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Toward a better understanding of harassment and gender-based violence

Photo of a person wearing t-shirt with #MeToo written on it.

Broken, devastated, unable to sleep or eat, crying at the drop of a hat, hating myself, angry. These are comments from people who have faced gender-based violence and harassment. The now famous social media #MeToo, started originally in 2007 to let sex abuse survivors know that they are not alone, was used in 1.7 million tweets and twelve million Facebook posts and comments in a 24 hour period in October 2017. The catalyst was the avalanche of stories that began to come out of Hollywood, calling attention to the long-accepted pervasiveness of harassment and gender-based violence in the entertainment industry. With this momentum, victims and their allies were called to take firm action against men in positions of authority who were preying on those over whom they had power. The #MeToo movement proclaims that to stay silent when you witness gender-based violence is not only unacceptable, but is now seen by most as a form of complicity with the perpetrators.

Something is happening in society. An overwhelming number of women are standing up and voicing outrage toward perpetrators of harassment and gender violence. In those numbers there is mutual comfort and support for the victims, and momentum that has sustained the movement past the quick sound bite world of social media. Instead, we continue to see high profile consequences and a growing push to challenge complacency and confront the biases of patriarchal hierarchy. But this is just a beginning of what still must be done to bring about change—true change in our individual behaviours, in our ideas and belief systems, and in our laws—so that women are safe in their workplaces. We must continue to do this work so that the lasting legacy of these 2017 “silence breakers” is a world in which it does not require an extraordinary act of courage for a woman to raise the issue of harassment, because she knows she will be taken seriously and that proper supports will be in place.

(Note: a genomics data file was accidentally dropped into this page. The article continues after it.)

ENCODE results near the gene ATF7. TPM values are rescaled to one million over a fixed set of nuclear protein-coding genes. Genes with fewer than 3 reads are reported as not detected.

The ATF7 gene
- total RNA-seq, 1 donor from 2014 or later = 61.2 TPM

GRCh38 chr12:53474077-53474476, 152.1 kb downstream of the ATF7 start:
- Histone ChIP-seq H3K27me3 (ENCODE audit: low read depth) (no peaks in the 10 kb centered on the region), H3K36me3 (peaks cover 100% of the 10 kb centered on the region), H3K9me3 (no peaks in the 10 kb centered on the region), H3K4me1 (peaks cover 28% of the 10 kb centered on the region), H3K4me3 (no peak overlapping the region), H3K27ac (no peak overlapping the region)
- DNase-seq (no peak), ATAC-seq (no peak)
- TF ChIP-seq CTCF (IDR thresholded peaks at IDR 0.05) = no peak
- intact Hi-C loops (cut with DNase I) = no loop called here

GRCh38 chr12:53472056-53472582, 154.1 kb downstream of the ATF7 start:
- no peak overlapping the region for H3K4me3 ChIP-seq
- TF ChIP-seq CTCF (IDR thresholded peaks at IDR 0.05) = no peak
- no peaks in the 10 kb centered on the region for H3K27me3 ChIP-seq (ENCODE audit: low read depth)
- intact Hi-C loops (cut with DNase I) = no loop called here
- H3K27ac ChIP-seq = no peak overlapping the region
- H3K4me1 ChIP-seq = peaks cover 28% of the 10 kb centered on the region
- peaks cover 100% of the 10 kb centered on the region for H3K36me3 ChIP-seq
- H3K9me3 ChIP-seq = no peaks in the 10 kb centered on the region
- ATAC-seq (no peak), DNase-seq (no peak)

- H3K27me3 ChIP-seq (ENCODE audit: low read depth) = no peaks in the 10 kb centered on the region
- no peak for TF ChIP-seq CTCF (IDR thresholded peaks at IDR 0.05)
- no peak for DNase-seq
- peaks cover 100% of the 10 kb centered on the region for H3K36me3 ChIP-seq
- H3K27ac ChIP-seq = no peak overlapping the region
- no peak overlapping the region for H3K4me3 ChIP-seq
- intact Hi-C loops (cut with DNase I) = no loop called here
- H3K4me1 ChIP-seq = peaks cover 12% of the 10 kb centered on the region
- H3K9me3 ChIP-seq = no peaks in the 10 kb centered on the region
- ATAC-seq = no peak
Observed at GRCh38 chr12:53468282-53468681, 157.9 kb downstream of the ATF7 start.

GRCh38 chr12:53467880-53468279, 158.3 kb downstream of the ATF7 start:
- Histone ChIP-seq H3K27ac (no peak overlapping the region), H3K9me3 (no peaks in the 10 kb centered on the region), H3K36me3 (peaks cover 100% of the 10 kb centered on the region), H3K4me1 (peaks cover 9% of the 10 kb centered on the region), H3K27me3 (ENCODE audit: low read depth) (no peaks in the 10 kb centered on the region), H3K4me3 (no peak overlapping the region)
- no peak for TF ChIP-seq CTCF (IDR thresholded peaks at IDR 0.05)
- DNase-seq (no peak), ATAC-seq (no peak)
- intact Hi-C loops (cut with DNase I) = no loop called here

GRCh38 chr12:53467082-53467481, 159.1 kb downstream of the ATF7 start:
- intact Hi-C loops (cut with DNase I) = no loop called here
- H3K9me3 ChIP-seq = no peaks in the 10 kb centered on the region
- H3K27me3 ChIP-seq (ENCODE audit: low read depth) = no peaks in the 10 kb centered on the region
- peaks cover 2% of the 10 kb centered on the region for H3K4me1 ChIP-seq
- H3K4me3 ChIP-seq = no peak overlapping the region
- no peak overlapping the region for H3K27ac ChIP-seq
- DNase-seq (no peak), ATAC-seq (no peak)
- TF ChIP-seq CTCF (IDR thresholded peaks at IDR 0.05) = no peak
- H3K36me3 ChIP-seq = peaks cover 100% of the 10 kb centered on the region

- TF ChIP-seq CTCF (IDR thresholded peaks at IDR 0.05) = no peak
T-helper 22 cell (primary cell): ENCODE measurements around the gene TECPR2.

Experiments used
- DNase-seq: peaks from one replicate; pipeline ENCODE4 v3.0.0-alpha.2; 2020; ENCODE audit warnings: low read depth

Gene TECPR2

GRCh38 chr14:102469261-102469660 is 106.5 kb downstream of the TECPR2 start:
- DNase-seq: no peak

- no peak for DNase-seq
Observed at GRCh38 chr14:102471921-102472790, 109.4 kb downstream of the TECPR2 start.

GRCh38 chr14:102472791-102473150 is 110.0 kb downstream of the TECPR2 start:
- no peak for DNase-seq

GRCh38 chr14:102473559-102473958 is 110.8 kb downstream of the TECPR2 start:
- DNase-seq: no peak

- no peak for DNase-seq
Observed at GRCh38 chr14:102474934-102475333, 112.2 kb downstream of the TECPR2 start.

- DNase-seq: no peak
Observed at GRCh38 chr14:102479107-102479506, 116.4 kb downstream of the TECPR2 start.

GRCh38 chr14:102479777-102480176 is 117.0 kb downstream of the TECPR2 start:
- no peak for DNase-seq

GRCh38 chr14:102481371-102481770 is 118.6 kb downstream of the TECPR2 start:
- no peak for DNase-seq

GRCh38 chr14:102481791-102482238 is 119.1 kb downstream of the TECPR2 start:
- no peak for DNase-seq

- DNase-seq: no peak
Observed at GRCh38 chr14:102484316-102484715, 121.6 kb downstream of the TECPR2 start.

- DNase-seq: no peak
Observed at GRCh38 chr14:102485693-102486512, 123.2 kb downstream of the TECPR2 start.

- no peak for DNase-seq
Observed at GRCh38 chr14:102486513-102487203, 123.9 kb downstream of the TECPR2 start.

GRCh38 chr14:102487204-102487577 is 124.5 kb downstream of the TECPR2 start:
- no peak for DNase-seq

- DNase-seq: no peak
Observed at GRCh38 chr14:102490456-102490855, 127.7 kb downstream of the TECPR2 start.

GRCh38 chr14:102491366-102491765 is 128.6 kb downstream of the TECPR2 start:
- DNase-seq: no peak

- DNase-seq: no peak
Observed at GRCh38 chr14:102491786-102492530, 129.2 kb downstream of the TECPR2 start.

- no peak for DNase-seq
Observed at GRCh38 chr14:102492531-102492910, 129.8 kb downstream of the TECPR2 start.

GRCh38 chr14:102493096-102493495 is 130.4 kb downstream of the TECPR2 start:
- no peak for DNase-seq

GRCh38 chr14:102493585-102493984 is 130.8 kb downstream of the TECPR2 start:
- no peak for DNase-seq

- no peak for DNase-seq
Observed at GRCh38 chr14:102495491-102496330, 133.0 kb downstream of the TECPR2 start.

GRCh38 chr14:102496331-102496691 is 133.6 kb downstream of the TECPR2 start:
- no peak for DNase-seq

OSSTF/FEESO is already responding to the issue of gender-based violence and has been in the process of developing a survey for early 2018. Participants will be asked to help us build on these conversations within our own workplaces and our organization. The purpose of our survey, as outlined in the 2017–2018 Annual Action Plan, is to gather data on the issue of workplace sexual violence, assault, and harassment.

The data collected may be used to develop a comprehensive strategy for leaders and members, and may also be used to create a plan to help OSSTF/FEESO keep members safer at work. Within our own organization, we hope that the survey results will also tell us what changes, if any, OSSTF/FEESO will need to make to ensure that our own functions and events are inclusive and safe for everyone.

The planned survey is part OSSTF/FEESO’s ongoing equity work. Building on the information gathered through past equity initiatives, such as the 2016 Member Participation Survey, the results of the gender-violence and harassment survey will help us to better understand and respond to issues that affect all of the Federation’s equity-seeking members.

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